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Is There Still Room in the Cloud Security Market?

This post was originally published in TechCrunch on January 12, 2021.

While the initial shock of the COVID-19 pandemic has subsided for businesses, one of its main legacies is how it ushered in a tidal wave of accelerated digital transformation.

A recent Twilio survey revealed that 97% of global enterprise decision-makers believe the pandemic sped up their company’s digital transformation, and on top of that, 79% of the respondents said that COVID-19 increased the budget for digital transformation.

As technology becomes the driving force of competitive differentiation, cloud plays a key role in making this a reality and impacts everything from data and analytics to the modern workplace. Cloud-based infrastructure promises more flexibility, scale and cost-effectiveness, as well as enables enterprises to have more agile application development and keep up with service demand.

Even with all of the hype and excitement around cloud’s potential, it is still early days. In his recent keynote at AWS re:Invent, the AWS CEO Andy Jassy mentioned that spending on cloud computing is still only 4% of the overall IT market. And a Barclays CIO survey found that enterprises have 30% of their workloads running in the public cloud, with the expectation to increase to 39% in 2021.

It’s become clear that the movement to cloud has its barriers and that large enterprises are often skittish to make the jump. Flexera’s State of the Cloud 2020 report outlined some of these top cloud challenges, citing security as #1. This has been widely apparent in conversations that I’ve had with Fortune 500 CISOs and security teams, who are wary of the shift from their current state of security operations. Some of the major concerns brought up include:

  • No longer your own master. When working with the public cloud providers, companies must relinquish control to some aspects of back-end management. This is tough for large enterprises who have a history of customizing products because you can’t completely tailor the environment to your liking and are limited to what’s on the cloud service provider’s platform.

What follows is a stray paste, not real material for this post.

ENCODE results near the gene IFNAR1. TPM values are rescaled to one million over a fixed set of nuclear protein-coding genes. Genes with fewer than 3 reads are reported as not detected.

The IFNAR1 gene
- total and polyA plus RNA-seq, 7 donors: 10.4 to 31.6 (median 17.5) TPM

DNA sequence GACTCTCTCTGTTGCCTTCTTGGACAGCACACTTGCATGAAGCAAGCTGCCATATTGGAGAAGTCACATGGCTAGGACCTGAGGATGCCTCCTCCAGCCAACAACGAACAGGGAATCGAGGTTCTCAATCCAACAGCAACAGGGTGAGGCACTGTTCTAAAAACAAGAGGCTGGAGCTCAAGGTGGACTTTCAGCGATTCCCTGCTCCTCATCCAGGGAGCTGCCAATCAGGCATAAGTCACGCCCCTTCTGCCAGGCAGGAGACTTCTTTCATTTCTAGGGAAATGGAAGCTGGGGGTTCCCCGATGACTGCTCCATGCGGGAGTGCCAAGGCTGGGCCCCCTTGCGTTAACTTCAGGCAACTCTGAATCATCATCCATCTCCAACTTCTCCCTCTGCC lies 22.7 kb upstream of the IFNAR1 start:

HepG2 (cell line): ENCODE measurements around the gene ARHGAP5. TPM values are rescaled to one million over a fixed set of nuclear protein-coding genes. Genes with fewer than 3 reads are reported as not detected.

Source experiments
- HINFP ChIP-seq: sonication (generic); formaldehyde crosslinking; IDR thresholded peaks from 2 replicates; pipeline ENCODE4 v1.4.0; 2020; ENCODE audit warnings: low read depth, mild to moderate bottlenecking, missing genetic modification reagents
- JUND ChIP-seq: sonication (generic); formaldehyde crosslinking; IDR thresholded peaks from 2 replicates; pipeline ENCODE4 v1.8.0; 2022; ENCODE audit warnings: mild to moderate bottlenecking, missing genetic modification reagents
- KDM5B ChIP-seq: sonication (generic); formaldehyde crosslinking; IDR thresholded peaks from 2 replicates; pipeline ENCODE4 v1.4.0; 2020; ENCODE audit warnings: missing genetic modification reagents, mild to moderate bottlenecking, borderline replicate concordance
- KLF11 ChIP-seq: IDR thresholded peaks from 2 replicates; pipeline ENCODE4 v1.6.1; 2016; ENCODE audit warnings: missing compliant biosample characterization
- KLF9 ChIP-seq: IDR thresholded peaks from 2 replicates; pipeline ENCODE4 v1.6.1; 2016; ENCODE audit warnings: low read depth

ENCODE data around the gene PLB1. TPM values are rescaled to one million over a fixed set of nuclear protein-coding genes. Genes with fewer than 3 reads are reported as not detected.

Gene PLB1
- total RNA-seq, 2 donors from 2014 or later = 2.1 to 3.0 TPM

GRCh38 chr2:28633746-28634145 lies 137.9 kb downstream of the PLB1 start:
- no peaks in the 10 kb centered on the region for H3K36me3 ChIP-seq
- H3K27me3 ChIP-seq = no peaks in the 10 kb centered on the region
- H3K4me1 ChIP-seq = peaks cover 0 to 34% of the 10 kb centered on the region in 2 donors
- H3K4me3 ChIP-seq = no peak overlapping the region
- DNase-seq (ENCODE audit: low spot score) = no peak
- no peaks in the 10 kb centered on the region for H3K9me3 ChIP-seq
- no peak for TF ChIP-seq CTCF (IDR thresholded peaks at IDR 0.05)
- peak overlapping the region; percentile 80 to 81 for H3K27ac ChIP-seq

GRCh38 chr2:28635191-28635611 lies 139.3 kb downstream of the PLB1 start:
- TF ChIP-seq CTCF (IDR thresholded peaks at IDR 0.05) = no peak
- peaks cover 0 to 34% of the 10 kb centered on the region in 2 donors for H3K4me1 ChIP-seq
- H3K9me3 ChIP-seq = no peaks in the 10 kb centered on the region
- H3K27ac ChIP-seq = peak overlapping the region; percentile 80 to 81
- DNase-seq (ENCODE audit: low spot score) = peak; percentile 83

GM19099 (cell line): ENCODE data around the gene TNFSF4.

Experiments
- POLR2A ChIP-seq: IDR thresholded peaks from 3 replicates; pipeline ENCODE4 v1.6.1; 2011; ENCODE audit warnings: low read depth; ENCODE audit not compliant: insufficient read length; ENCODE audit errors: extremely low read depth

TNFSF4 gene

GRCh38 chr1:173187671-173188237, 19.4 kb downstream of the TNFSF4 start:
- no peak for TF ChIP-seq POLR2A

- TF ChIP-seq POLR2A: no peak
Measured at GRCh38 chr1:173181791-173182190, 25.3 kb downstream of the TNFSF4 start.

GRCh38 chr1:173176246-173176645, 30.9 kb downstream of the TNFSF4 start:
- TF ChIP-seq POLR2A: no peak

• Lack of standardization. Each cloud provider has their own solutions and own intricacies. Add to that other pitfalls, like an unknown cadence of updates, there is an opaqueness to interoperability and policies can’t be uniformly applied across environments.
  • Requires a new skill set. Lack of resources/expertise ranks among the top challenges for enterprises. A recent report on challenges in cloud transformation found that 86% of IT decision-makers believe shortage of talent will slow down 2020 cloud projects.
  • On-prem just works. Cloud is in vogue, but large enterprises have been running their applications on-prem for years and have them suited to their environment. The shift to the cloud is not only a technological endeavor, but a political and philosophical battle that people have built their career on.
  • Cloud-native is unrealistic. It would be great if every company built and ran their own infrastructure like Netflix or Uber, but there are nuances to legacy environments, such as applications built in outdated languages and scale of complexity from decades of operation, and there isn’t always a cloud analog for security tools.